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After hearing about drive shafts... all I ever heard was how they are bullet proof, and things like the rear gear oil doesn't need to be changed as much as the manual says (although I have always followed the manual anyway), and after owning 5 bikes with shafts since 1980, my wing rear gear cratered. (27K miles on my 2010) Last month on my first ride in the NC mountains, something started making a BAD noise. I made it to Union Powersports in Blairsville, Ga.... Thank God! Because they install Trike kits, they had several brand new rear gear assemblies on the shelf, and I was out of there enjoying my vacation in under 2 hours. (ALMOST AN HOUR OF THAT WAS THE SERVICE DEPARTMENT TRYING TO TALK HONDA INTO COVERING THE CHANGE-OUT) Honda gave Union the royal runaround though, and forced them into dissasembling my rear end, figure out what was wrong, order the parts, and effectively taking days to fix it. The main bearing came apart and in order for the repair to be covered by the warranty, they would have to fix my used/damaged one. I know Union didn't come out very good on the deal, and I blame Honda for not caring about the customer and working with their dealership. :mad:
 

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thumbs up on union getting you back on the road, too bad i can't say the same for honda. union could send honda the rear end and then honda could see why the main bearings went bad and make a change in production so it doesn't happen to someone else
 

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I'm sure Union will order the parts from Honda, charge them labor to install under warranty, and have your old final drive fixed and up for sale.
You really can't blame Honda to much. If they can pay for bearing instead of a new final drive they would want to do that.
On my Kawasaki Concours the TPMS sending unit on the front wheel went out, dead battery, Kawasaki put in a new one under warranty, 2 months later and I'm getting the LOW BATTERY message on the new unit. I have a 6 year warranty on the bike and the battery in the unit has a 5 year warranty. Before they could order the part the shop had to call Kawasaki to get an approval. They did approve it and now I'm waiting for it to arrive. But I will have a new front tire put on at the same time since they have to remove the tire to replace the sending unit, so they won't charge me labor on the new tire.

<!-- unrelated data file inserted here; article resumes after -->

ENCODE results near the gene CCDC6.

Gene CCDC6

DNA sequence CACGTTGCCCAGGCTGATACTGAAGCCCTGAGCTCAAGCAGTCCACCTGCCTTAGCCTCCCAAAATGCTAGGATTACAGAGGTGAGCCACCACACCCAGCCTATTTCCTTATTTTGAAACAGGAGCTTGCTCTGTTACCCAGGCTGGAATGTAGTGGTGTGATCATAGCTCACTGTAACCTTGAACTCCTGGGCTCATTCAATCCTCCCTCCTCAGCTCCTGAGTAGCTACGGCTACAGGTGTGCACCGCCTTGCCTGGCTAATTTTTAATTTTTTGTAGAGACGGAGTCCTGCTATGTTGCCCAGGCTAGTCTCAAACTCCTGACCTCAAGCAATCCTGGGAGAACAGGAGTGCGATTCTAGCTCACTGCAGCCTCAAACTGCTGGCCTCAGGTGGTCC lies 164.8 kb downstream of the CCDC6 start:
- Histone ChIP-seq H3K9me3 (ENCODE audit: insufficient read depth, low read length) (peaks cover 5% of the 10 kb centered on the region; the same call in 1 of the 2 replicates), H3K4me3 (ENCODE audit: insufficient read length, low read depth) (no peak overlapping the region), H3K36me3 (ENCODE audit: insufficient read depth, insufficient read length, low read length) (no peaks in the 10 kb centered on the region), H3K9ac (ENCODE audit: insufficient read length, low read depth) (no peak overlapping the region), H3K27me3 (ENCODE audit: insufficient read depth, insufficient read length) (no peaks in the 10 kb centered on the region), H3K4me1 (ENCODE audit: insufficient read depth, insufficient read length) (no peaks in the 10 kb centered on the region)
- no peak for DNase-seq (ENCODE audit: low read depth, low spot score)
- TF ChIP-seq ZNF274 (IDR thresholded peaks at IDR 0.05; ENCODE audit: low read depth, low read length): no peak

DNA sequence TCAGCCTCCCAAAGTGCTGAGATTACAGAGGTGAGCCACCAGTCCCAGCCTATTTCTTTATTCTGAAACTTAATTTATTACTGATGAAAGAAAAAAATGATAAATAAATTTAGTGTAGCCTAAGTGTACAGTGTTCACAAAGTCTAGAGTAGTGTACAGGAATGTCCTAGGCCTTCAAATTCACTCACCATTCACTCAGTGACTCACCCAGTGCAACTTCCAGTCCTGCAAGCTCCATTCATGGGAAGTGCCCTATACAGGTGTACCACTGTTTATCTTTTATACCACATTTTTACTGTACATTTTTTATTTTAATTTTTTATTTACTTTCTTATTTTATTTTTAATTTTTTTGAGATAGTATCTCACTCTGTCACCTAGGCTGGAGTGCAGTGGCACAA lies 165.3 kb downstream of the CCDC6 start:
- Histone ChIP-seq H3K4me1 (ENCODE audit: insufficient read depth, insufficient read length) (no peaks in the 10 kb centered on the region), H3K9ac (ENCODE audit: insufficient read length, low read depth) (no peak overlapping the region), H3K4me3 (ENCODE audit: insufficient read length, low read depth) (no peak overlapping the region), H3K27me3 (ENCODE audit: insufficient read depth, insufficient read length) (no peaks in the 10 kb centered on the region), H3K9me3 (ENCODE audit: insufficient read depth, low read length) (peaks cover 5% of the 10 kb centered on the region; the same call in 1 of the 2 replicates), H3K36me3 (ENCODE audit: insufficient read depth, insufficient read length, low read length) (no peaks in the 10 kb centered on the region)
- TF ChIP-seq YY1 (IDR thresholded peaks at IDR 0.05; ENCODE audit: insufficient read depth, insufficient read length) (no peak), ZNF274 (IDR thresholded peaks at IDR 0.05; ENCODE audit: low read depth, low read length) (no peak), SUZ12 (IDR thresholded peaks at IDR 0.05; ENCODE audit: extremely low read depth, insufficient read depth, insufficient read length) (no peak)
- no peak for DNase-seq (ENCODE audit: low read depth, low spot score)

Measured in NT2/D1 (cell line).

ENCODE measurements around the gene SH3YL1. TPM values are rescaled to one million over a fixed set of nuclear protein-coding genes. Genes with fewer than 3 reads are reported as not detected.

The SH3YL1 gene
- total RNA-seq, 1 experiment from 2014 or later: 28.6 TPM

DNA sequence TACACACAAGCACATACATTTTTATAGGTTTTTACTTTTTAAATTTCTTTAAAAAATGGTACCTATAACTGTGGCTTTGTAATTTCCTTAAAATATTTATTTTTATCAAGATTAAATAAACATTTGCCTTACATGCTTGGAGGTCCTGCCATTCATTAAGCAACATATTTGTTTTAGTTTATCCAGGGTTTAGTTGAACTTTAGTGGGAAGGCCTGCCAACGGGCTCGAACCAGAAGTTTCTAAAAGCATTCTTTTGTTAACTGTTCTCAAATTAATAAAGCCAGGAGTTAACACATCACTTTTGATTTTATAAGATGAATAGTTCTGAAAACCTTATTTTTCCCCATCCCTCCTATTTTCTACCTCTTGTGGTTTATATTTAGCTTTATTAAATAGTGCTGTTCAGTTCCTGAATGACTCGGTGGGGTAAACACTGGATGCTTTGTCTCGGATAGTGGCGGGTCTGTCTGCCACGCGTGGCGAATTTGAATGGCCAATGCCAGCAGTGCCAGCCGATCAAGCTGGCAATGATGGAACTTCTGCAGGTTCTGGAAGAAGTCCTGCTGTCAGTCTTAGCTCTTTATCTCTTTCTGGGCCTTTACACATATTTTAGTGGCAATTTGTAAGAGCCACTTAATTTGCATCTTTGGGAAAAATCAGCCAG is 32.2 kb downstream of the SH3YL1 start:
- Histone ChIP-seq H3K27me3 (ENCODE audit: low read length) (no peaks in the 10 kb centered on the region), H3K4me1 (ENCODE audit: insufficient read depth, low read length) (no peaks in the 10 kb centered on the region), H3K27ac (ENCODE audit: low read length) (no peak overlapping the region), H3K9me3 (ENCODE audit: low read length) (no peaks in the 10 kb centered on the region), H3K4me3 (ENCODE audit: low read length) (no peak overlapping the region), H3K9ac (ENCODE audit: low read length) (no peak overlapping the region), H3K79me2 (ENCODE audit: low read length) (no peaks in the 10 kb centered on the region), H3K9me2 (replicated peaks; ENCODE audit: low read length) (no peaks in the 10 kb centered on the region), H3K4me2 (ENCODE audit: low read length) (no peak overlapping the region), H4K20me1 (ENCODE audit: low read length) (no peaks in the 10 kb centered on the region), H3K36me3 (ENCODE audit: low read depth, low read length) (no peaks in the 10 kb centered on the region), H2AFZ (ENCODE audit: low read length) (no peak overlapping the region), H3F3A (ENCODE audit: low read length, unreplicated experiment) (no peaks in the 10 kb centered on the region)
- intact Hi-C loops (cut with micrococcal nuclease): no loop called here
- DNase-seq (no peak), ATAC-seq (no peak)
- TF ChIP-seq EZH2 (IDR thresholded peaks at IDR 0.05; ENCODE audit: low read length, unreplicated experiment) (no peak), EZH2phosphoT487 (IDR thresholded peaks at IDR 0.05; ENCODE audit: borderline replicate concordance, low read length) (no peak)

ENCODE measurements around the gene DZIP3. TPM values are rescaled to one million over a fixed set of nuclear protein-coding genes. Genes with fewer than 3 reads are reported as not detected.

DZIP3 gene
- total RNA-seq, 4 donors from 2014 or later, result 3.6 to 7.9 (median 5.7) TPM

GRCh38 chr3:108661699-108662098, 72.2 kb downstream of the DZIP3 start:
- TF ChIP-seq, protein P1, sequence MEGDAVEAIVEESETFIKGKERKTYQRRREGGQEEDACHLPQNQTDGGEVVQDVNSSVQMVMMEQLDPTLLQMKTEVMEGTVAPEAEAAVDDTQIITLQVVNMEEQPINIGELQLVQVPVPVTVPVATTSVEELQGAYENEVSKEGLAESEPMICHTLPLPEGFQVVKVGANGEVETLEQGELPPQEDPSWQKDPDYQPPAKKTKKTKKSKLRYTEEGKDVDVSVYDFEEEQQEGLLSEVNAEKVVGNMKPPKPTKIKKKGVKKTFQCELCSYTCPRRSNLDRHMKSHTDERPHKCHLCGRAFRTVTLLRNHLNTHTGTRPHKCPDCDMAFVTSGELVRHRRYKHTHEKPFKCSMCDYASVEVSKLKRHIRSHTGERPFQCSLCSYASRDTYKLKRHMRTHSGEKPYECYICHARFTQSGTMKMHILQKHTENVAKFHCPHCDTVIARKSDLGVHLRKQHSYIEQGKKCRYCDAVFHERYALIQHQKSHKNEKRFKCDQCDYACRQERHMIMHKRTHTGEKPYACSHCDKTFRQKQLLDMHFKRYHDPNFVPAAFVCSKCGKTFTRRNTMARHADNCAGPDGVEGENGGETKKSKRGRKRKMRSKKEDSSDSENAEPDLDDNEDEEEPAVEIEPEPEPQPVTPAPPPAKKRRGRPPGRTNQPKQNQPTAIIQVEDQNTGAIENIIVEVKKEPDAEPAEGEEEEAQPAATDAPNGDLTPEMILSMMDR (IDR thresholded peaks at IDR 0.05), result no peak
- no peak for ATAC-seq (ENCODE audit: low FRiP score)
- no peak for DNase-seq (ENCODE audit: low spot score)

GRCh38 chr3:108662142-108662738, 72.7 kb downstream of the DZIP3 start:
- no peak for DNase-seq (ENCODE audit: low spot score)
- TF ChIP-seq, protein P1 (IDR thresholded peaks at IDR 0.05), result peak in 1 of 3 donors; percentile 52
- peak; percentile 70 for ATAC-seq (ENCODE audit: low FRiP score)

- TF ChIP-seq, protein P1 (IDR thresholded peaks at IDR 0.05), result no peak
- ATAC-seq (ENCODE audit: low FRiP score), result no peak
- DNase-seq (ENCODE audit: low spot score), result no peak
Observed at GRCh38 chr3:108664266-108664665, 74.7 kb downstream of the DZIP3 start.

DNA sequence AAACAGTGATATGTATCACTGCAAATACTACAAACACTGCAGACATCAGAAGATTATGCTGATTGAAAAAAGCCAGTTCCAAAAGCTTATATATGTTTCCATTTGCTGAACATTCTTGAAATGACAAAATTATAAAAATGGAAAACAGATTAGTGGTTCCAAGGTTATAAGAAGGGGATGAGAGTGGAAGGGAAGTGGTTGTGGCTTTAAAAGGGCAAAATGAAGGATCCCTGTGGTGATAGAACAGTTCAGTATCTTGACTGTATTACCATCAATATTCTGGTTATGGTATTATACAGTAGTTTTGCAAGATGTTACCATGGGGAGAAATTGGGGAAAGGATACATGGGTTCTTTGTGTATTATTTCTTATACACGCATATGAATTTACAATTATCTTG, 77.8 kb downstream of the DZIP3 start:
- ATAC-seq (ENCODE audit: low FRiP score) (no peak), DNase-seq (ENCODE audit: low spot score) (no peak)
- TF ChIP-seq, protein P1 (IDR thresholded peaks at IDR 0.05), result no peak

Even though the bike has a 6 yr warranty and the battery in the unit has a 5 year warranty. I guess they want to be sure what they are paying for is on a bike covered by warranty and is in warranty.
 

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Anytime the manufacturer's tech department gives the dealership a hard time - I take the ball into my court. Send a personal letter detailing the issues directly to the corporate level via certified mail.

Kawasaki tried to screw me three times on 2 different motorcycles:
2007 ZX14 for a blown 3rd gear and twice on my 2008 Concourse 1400 1) latching system failed on one of my sidecases, destroying it at 80mph on the freeway 2) Two of the internal spring leaf tabs broke and sent the pieces into the clutch hub causing scoring and burning of the friction plates. All of this in less than 3K miles. Kawasaki tech support response - no coverage due to owners neglect and abuse of the clutch and improper latching of the sidecase. Yeah right, I sent a personal letter to the Kawasaki USA president Mr Shigehiko Kiyama. Three days letter I get a personal phone call from the man himself - Mr Kiyama and stated the issues will be resolved immediately with numerous apologies during the conversation. Next day I received a call from my local dealer who replaced the entire clutch system and 2 days later I received a brand new sidecase directly from Kawasaki. Two months later Kawasaki issues a recall on the faulty latching system on the sidebags. Before that recall came out and after receiving my new sidecase, I bungy corded the damn latching system.